Wednesday, August 10, 2011

Grass Is Green Take a Turn Toward Epic on "Chibimoon"

It is no secret that Grass Is Green’s debut album Yeddo was one of our absolute favorite albums of 2010. The band emerged onto the vibrant Boston music scene with explosive calculated energy and consistently jaw dropping live shows, separating themselves from the pack with a collision of complexity and a raw looseness that is rarely seen but increasingly welcome. The quartet manages to combine elements that are traditionally opposites, doing so with a furious technicality that never seems to take itself too seriously. In March, they released their sophomore album Chibimoon, just a mere six months after the arrival of their debut. The development mapped out within the album’s seven tracks takes Grass Is Green in unexpected directions; ever so slightly moving away from Yeddo’s punk immediacy into an epic enormity that reveals itself only after repeat listens. Burning, ripping, and generally grooving through twenty six minutes of disjointed brilliance, Grass Is Green have once again delivered an abrasive blast of limitless creativity. Chibimoon takes a slightly more direct approach in its attack, though unexpected twists and dynamic shifts are always near.


“Slow Machine” is prime example of the more epic nature exuded throughout Chibimoon, the lead track roars through stop start rhythms, anthemic vocals, and winding guitars that explode from sharp math rock riffs to a full on storm of blissful experimentation. The song contorts as an enormous slow churned riff aggressively soars and the band’s ever elastic tempos begin to shift with a controlled sense of recklessness. “Boat Show” arrives with an easy going rhythmic groove and relatively soothing guitars that showcase singer/vocalist Andy Chervenak’s vocals and oft-humorous lyrics. The discordant melody whirs around during the hooks, filled with expansive progressions, delayed guitar manipulation, and intricate rhythmic moves that retain a smoky jazz meets punk quality throughout. The sunny vibes continue on “Cooter County,” possibly the band’s closest attempt at a pop song, though we are still talking about Grass Is Green. Drummer extraordinaire Jesse Weiss provides vocal harmony amidst his stop-and-go rhythms slick enough to break your neck rocking out to. Chervenak sings “I spend my days drifting in between a bright eyed and bushy tailed little kid and a war machine,” a sentiment that pertains much to Grass Is Green’s music itself, at times bouncing with innocence though quick to demolish all in its path.

Title track “Chibimoon” opens with a twinkling guitar groove that fades into the mix without disappearing. Devin McKnight’s distorted washes of guitar noise fill the empty spaces with nuance and quick harmonic blasts to accompany the deep and impossibly dense bass line. “Tongue in Cheek” grinds back into aggressive mode, as Weiss’ chaotic rhythm unapologetically tramples forward and takes complete control. This is Grass Is Green at their finest, contracting and expanding on a dime with sheer post-punk fury. Chervenak’s vocals are scathing and catchy, and the entire band erupts into a mid-song crescendo before traversing into exploratory jazz and back into the songs abrasive verses. “Twinkle Toes,” a sultry ballad (yes, that’s right) shimmers with bluesy guitars and a slight twang that resides just beneath the angular riffs. The vocals sound tremendous as they soar toward the higher registers, and McKnight’s delay manipulation builds a massive yet all too brief wall of sound with added keyboards from the album’s producer/engineer Michael John Thomas III. “Dark Horse,” the riotous closer, thrashes about in every direction as the entire band slams together with a display of their signature loose mangled technicality. Shouted vocals and pummeling drum beats give way to corrosive guitars that lead into a full blown twitchy sonic stampede. The song’s frantic nature takes an unexpected turn into a gloriously jagged finale that may just leave you wondering what just happened. Go ahead… listen again.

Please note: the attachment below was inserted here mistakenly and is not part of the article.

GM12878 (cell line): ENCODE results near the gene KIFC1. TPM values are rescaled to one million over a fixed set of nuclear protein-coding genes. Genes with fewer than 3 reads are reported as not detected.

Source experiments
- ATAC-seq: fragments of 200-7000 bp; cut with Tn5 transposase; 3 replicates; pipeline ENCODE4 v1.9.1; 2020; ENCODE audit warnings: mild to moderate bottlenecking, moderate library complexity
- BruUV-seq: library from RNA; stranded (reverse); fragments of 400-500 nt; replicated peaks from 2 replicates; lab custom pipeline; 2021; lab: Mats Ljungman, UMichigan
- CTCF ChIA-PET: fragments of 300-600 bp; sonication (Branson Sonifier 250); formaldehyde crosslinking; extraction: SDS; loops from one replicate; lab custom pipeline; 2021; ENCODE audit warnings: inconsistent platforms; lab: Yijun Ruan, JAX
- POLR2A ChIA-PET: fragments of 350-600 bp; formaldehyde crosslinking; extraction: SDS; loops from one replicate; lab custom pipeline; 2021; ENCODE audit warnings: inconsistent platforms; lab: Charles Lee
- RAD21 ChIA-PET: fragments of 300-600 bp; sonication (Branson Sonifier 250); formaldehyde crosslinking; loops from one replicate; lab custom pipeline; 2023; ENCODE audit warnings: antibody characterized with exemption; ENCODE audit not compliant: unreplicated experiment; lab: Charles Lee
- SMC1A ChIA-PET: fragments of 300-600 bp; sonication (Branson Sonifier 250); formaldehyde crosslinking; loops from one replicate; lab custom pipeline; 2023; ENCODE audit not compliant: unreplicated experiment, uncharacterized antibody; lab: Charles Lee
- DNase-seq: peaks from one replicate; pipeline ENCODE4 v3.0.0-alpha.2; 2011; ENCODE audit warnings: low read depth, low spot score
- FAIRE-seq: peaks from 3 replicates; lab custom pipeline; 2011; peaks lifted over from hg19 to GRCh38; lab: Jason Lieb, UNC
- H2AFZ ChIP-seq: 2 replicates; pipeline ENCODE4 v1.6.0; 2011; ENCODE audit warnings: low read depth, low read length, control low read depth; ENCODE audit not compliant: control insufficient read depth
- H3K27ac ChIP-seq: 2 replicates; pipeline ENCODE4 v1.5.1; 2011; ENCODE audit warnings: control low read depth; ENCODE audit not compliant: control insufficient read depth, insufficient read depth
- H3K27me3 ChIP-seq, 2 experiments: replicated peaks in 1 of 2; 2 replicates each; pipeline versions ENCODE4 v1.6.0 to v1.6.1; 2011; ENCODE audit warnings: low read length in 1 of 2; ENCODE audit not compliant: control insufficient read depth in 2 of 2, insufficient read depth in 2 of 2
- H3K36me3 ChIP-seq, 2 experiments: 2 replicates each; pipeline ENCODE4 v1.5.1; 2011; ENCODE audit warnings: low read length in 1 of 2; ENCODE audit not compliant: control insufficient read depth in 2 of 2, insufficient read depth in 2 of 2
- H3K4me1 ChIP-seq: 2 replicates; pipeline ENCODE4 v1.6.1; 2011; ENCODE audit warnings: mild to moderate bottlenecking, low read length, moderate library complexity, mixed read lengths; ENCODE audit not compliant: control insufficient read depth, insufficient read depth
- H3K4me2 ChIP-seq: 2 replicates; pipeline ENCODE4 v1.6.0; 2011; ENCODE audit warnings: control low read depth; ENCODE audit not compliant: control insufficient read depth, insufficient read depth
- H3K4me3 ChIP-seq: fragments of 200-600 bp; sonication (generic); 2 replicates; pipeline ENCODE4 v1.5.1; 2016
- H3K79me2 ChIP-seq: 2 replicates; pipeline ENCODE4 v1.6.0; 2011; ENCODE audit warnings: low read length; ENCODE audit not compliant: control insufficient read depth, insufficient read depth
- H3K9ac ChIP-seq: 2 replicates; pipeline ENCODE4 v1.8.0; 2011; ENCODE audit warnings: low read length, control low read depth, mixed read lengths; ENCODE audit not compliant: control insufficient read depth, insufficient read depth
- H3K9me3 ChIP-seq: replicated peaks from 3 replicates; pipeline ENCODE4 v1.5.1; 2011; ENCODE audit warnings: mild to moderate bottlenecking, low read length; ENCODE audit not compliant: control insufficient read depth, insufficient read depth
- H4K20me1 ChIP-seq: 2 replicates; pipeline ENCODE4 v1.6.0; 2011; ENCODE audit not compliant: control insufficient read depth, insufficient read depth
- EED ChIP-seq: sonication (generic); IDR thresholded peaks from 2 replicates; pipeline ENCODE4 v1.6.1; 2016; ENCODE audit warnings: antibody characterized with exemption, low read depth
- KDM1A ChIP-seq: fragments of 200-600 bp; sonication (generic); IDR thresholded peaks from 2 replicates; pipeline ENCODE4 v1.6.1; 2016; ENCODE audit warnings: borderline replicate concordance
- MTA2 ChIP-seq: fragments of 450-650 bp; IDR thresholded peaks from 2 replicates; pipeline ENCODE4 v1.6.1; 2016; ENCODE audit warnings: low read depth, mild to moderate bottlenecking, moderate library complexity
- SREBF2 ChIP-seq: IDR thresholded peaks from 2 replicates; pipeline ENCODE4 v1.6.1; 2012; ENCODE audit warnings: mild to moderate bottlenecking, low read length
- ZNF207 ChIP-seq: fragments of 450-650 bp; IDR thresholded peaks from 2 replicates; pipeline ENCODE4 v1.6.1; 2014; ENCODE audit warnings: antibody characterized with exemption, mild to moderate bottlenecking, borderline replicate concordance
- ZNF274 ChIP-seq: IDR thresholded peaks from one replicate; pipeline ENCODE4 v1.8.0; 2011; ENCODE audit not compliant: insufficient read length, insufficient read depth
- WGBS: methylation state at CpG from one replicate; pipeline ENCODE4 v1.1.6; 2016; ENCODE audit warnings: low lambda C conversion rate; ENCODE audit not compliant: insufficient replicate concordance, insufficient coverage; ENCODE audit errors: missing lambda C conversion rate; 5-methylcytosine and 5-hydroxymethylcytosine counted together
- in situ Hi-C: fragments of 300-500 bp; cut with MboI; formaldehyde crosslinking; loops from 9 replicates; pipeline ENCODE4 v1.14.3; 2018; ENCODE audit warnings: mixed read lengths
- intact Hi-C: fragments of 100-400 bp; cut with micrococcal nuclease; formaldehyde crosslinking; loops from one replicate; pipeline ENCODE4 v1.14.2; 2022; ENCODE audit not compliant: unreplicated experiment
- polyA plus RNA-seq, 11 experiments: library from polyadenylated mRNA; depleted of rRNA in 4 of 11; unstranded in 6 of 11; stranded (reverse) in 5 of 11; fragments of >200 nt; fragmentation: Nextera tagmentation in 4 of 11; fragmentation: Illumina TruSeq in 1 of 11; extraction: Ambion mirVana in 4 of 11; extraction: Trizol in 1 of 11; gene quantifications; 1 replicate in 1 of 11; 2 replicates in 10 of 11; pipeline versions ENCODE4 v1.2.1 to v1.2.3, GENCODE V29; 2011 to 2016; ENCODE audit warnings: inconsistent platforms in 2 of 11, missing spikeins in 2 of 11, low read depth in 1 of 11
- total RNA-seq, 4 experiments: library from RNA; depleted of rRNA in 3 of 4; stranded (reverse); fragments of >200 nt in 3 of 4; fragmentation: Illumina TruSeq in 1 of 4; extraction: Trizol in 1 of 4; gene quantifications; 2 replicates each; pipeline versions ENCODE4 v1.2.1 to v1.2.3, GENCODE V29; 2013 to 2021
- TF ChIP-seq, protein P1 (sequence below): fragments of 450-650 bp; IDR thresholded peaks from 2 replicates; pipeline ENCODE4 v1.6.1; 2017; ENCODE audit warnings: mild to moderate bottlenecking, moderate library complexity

Grass Is Green extends the range of their repertoire on Chibimoon, proving there is nothing they can’t do. If Yeddo was love at first sight, Chibimoon is the meaningful relationship that takes time, eventually you're going to realize just how wonderful it is. Still an incredibly young band, the future is theirs, and Grass Is Green aren’t the type of band to sit idly by and wait for their break. The guys have been touring consistently for the better part of the last year, and audiences all around the country are getting their chance to witness the mayhem first hand. Experiencing Grass Is Green live is a truly special event, the type of show that will have you rethinking all you thought you knew about rock music… and they’re only getting better.

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